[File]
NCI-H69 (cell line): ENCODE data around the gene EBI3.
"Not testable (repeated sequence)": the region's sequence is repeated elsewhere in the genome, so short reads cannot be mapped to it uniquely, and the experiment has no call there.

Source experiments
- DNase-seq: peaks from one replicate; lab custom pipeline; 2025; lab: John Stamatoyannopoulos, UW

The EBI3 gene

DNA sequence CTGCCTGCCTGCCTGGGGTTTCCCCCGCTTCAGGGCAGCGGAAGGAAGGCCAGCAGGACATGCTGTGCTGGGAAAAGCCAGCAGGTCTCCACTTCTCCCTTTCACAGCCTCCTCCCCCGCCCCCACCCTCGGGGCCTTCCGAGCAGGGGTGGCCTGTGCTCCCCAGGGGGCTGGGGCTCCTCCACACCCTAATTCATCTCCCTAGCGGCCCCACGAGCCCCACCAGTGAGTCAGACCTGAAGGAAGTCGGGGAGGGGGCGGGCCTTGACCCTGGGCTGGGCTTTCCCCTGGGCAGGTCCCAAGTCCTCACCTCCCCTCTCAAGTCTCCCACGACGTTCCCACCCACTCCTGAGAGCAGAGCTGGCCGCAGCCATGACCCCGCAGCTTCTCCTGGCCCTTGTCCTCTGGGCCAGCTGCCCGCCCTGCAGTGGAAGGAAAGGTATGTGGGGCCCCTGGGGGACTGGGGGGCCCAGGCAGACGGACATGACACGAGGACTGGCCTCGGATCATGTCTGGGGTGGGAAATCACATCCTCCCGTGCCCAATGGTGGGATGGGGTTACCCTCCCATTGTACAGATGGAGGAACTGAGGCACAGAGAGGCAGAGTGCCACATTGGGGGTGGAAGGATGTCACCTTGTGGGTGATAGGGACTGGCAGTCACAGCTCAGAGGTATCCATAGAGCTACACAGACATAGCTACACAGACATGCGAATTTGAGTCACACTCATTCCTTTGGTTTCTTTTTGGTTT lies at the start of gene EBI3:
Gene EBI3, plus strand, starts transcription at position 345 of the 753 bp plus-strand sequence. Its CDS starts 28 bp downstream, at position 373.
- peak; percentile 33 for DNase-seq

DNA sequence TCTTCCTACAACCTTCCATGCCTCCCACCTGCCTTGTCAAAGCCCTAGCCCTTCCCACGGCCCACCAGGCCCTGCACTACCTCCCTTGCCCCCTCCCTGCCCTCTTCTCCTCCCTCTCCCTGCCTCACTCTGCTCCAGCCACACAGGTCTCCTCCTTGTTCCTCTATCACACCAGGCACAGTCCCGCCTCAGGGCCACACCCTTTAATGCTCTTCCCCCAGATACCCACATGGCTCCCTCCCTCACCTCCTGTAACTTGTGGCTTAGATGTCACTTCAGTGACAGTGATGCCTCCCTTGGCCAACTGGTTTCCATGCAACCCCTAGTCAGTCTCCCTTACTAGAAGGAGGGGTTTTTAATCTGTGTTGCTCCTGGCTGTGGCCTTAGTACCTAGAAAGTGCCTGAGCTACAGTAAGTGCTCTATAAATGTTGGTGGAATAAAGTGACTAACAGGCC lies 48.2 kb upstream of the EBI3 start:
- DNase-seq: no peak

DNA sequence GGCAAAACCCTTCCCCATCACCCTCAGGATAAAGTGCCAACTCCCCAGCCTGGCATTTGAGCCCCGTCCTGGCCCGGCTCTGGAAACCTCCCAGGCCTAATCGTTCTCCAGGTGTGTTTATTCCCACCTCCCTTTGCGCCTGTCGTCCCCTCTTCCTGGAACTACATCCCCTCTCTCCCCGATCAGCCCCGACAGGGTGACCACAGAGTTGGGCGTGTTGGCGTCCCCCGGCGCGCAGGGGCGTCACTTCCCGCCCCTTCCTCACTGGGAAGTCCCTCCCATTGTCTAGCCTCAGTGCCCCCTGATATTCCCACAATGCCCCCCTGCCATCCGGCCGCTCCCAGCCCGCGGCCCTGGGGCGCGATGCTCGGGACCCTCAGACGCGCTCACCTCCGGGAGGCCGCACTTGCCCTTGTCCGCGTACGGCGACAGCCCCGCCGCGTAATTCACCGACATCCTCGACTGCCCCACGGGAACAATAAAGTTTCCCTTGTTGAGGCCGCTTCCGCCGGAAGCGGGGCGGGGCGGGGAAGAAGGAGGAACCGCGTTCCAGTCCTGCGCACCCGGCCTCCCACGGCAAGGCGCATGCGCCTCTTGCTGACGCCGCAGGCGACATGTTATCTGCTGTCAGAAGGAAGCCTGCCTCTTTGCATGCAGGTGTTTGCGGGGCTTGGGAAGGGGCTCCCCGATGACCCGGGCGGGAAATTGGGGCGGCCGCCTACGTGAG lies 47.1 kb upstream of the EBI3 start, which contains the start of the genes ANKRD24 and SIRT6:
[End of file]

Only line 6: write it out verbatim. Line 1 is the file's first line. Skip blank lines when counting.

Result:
DNA sequence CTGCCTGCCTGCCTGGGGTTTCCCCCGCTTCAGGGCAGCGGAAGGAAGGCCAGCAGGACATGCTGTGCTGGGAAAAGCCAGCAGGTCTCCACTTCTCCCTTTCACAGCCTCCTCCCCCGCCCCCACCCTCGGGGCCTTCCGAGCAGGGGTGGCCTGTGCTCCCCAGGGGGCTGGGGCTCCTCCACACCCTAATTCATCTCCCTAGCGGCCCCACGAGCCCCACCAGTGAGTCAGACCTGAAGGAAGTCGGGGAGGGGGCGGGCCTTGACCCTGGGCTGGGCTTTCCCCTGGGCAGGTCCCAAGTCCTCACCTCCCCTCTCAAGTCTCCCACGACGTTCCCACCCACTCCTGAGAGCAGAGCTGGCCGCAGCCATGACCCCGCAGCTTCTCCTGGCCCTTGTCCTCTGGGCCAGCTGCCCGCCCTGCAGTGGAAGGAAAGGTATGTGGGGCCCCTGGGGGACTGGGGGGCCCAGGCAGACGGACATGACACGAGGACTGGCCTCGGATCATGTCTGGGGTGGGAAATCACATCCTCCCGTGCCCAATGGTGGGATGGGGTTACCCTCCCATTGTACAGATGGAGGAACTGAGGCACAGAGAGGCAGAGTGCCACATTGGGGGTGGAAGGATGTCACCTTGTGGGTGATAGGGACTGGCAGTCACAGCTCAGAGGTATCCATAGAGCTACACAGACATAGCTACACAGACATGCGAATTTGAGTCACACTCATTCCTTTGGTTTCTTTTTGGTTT lies at the start of gene EBI3: